In general I was pleased. The ribs themselves were very meaty and were juicy, but they were also very stale. I could taste that "plastic" taste that gets into stale food these days. Also, I have to remind myself that ribs cooked on low (275℉) are not pork chops; even thought they are at proper temperature (160℉), they are not "done" enough to be falling-off-the-bone tender.

On the other hand, cooking them in the bottom oven was brilliant. It did smashingly; the ribs just needed another hour to be tender off the bone. Finishing them off at 400℉ in the top oven also worked (but ten minutes was too long; five would have been enough). My basting sauce, a combination of Smack Yo Mama Big Kahuna and Sweet Georgia Brown, and my final sauce, maple barbecue with smoky bacon maple syrup, was great, too.

Next time, fresh ribs and longer oven time.

We also had fresh sweet corn to go with the ribs, and they were almost better!

And then today I went downstairs to do laundry and found one of my precious jars of Panorama Orchards (from Ellijay, GA) blackberry spread on the floor of the laundry room. It must have come unbalanced after I had to deal with a leaking cup of applesauce and fallen during the night. So I had to sweep up the glass, take up the broken jar (the mass of preserves which at least remained intact, it being so thick), sweep the floor, then vacuum the floor, then wipe up what little bit of sticky was there, all before I could start the clothes.


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» Saturday, May 23, 2020
This Week In Heat
Well, crap, summer has struck. On Monday all I did was go to Lidl, then I stopped at both Office Max and Lowes looking for USB plugs (you know, the kind of electrical plug you plug a USB cord in to charge something—flummoxed last week when I was also looking for them because no one seemed to understand what I wanted!) and the guy at Lowes didn't understand either. Thank goodness I found some at Office Max! Anyway, it was hot and disgusting-smelling and then the summer inevitable happened, and I was sick for the rest of the afternoon from the heat. Ended up crawling in the spare room and sleeping for over two hours. We had such a nice spring and now it's in the 80s. Having to wear a face mask exacerbates the effect. I had no problems with it while it was chilly or in the 60s. Now that it's 70s and 80s I don't feel as if I'm getting any air with it clapped on my face like an Alien and sweat collects in the mask.

We had a busy four days off, mostly grocery shopping. Wednesday it was BOGOs at Publix, then we drove out to Trader Joe's and stocked up on James' bedtime tea, their yummy orange chicken [Later: good thing we bought it, too...], chicken sausage, fruit bars for James (Lidl has some that he says are acceptable, but he prefers TJ's), and of course one dark-chocolate covered Biscoff bar as a treat. And I finally found vegetable broth!  Thursday's grocery odyssey it was Kroger, where we were able to get the low-salt items Publix didn't have. Then we took a giant step and ate our first meal in a restaurant since March 21: went to Ken's Grill. Everyone wore masks, tables were cleaned again before we sat down, waitress placed food at the edge of the table—we scrunched over as far as we could on the table so not to breathe on her. Met Jesse Medina coming in to get some takeout, so it was nice to talk to someone else in the group! And...pork chops! I love their pork chops!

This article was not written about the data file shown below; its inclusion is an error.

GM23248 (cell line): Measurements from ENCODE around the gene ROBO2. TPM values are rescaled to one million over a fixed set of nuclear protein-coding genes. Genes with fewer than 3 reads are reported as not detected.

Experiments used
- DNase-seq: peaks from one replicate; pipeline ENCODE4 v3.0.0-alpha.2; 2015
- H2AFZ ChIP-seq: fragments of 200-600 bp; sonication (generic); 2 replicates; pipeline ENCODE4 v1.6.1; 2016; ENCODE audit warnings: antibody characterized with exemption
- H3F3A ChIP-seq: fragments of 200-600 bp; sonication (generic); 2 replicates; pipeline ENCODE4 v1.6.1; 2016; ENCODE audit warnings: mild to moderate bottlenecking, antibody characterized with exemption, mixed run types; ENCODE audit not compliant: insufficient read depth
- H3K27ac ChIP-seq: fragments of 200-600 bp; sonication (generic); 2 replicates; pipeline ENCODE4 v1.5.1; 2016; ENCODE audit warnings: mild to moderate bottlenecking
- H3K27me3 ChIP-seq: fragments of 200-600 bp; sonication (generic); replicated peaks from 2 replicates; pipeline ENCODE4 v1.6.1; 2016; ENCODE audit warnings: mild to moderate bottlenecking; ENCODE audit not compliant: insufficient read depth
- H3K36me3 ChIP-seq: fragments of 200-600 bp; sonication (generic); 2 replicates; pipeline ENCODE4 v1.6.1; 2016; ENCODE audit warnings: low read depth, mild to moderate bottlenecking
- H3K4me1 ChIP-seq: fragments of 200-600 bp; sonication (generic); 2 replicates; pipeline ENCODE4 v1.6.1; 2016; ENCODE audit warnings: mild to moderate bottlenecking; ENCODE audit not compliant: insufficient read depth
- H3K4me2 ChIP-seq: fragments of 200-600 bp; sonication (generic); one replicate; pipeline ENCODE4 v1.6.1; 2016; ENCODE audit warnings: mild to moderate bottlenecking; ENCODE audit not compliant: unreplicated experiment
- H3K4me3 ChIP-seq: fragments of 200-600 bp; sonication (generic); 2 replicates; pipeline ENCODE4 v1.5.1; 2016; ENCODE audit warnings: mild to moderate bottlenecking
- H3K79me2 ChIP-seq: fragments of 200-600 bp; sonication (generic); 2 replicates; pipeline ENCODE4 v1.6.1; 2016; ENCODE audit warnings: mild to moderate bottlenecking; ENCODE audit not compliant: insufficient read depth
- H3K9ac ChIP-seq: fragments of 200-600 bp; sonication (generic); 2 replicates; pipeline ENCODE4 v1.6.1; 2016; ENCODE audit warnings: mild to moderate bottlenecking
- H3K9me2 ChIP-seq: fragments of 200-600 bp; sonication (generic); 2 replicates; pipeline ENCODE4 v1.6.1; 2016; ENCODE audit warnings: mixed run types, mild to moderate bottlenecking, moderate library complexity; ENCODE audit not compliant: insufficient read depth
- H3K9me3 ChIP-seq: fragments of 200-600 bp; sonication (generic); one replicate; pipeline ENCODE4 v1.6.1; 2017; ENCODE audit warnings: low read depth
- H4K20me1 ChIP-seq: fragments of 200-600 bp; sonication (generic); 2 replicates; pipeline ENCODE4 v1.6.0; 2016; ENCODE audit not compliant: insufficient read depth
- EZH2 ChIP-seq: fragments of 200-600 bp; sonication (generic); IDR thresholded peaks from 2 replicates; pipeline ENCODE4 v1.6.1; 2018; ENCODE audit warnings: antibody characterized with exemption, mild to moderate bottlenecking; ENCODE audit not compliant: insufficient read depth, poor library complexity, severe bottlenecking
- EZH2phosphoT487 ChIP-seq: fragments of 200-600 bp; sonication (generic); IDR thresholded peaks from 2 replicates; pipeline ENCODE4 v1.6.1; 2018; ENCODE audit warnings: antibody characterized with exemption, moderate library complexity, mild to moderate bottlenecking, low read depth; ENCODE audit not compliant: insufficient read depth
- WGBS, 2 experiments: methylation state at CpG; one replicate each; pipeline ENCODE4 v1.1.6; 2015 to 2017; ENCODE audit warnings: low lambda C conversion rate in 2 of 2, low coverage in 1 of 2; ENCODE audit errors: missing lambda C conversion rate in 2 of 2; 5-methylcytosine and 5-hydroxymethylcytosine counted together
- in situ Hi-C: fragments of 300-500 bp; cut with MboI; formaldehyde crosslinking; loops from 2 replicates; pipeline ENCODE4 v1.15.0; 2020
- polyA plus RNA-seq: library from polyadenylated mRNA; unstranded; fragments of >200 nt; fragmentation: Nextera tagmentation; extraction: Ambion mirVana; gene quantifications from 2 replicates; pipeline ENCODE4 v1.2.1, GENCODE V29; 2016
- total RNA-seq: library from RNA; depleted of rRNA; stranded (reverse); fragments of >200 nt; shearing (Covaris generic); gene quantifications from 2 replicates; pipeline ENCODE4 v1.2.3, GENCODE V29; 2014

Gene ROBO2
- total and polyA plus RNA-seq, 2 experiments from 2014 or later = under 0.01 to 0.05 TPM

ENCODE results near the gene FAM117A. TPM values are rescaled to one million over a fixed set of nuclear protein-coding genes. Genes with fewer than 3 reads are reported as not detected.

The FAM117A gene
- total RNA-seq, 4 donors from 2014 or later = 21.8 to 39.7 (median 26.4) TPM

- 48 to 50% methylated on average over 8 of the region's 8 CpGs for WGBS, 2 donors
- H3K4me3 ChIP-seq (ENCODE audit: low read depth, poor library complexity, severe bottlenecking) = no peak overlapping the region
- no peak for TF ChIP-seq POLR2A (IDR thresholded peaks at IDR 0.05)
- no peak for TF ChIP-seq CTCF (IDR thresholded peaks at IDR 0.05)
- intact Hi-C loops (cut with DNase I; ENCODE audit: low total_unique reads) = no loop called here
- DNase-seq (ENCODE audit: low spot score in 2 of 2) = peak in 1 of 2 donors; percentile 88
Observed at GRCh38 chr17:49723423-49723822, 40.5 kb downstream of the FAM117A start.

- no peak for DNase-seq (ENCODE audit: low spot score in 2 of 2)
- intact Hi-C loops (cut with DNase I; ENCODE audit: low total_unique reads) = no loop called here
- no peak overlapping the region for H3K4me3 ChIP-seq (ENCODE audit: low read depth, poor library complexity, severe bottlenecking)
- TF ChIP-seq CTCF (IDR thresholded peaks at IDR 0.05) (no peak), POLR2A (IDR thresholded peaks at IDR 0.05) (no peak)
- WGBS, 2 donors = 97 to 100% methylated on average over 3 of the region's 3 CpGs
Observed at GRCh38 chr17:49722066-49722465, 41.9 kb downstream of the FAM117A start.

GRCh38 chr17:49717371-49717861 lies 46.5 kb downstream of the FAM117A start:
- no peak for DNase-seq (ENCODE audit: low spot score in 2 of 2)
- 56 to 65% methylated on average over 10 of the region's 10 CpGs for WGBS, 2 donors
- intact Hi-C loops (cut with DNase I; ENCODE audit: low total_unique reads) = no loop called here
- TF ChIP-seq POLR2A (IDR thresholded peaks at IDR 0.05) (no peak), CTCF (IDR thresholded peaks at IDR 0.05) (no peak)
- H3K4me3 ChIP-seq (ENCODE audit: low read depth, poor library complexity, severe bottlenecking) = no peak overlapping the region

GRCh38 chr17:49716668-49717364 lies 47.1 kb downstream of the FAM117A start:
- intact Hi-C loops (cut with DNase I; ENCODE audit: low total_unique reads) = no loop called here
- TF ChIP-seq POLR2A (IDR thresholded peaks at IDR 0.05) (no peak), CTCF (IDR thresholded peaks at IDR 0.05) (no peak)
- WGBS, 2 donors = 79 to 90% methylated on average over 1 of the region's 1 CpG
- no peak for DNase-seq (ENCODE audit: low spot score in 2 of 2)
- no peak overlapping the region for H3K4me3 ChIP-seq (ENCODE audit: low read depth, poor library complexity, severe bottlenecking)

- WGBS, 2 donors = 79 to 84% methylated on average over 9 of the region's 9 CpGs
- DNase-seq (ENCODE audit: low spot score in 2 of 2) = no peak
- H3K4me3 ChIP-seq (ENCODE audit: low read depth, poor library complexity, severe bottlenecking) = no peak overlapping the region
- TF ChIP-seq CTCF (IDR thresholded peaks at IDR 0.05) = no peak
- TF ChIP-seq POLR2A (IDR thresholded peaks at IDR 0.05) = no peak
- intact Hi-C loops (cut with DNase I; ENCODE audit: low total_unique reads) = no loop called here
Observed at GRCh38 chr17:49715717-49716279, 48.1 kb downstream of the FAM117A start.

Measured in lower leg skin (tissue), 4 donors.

For dessert we went to Hobby Lobby and then had Baskin-Robbins cones for the first time in what seemed like forever.

Back to Kaiser on Friday for James to have another test, then he asked me what I wanted for lunch. Well, I had an extra protein at Tin Drum; the Akers Mill location is still closed, so we went to the closest one, on Roswell Road. It was horrible in there: they have redone the place in an industrial decorating pattern with the tall ceiling and the pipes and vents above, and with the cashier next to the chefs cooking, you can barely hear anything, and try bellowing through the stupid mask!

On the way home we stopped at Micro Center. I walked out with nothing because they don't sell Blu-Ray cases any longer. Damn.

Saturday I trimmed the bushes out front while it was still shady and that was about it.

What else? My checkup got cancelled. Again. [Later: There's a reason for that, chaps...]

But I found out Barnes & Noble was re-opening tomorrow. Cool!

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» Saturday, May 16, 2020